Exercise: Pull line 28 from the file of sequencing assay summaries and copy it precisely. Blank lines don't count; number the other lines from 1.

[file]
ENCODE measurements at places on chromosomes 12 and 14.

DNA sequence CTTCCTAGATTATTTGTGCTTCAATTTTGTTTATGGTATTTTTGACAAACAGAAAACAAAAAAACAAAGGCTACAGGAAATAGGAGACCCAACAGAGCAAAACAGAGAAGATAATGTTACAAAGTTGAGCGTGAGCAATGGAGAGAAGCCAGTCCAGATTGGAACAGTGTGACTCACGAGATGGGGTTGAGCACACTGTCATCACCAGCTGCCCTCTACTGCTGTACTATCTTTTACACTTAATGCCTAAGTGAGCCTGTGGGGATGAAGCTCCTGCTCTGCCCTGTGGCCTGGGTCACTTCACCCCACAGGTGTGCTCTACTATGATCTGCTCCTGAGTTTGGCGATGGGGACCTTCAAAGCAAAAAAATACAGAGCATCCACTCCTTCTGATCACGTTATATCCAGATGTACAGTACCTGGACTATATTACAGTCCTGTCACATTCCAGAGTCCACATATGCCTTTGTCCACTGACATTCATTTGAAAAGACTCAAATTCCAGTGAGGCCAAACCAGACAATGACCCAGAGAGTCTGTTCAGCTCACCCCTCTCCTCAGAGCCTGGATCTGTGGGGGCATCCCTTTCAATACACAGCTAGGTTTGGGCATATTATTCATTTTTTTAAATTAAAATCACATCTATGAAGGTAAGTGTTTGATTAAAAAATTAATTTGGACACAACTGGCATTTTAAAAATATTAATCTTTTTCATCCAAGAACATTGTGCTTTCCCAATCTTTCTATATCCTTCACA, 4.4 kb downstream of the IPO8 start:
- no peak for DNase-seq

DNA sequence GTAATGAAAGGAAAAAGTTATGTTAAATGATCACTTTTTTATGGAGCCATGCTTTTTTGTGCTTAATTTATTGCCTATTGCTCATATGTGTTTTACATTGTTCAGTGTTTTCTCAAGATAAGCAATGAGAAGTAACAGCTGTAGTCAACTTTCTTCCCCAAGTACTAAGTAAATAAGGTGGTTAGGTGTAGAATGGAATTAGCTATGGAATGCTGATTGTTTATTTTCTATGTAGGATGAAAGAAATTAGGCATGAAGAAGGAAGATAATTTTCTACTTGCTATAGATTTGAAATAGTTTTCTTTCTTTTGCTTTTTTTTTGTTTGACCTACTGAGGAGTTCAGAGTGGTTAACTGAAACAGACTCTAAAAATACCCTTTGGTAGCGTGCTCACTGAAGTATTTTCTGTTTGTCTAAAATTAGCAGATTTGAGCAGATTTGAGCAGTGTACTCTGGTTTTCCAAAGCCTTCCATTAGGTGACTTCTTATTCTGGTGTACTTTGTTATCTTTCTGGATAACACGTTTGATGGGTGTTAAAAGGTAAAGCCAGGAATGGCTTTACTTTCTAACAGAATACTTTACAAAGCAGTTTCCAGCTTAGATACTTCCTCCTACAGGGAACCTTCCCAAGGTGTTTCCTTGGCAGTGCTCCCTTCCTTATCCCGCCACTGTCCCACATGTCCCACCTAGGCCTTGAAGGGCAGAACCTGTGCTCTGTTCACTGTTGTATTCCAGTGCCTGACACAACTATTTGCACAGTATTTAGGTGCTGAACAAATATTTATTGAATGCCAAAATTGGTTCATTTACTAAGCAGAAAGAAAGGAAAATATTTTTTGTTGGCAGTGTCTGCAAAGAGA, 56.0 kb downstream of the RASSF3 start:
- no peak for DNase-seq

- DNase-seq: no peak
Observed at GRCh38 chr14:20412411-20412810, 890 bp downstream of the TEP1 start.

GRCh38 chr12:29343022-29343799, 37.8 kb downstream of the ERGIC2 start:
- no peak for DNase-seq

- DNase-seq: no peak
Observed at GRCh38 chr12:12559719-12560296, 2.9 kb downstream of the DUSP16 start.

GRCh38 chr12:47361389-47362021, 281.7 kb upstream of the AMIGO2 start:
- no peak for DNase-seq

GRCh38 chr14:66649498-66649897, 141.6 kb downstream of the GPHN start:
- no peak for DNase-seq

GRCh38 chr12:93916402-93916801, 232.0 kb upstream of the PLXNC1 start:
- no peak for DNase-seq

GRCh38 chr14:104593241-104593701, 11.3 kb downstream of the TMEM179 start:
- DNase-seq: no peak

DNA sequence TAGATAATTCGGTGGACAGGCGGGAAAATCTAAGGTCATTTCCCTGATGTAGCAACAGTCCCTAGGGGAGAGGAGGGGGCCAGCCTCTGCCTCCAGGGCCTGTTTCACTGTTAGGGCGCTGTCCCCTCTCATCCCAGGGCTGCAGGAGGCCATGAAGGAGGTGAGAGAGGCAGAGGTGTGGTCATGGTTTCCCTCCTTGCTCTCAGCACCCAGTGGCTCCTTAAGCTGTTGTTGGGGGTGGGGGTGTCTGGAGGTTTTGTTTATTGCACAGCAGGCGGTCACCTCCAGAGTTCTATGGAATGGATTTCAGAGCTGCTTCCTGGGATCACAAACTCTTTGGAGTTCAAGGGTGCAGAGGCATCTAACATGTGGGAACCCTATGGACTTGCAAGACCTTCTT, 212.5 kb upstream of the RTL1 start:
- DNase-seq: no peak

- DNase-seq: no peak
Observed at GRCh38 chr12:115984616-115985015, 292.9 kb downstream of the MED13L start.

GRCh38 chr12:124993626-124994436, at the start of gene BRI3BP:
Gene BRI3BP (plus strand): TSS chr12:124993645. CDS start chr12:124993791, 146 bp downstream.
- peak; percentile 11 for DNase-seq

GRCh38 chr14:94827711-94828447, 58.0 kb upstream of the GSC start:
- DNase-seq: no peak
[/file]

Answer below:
- DNase-seq: no peak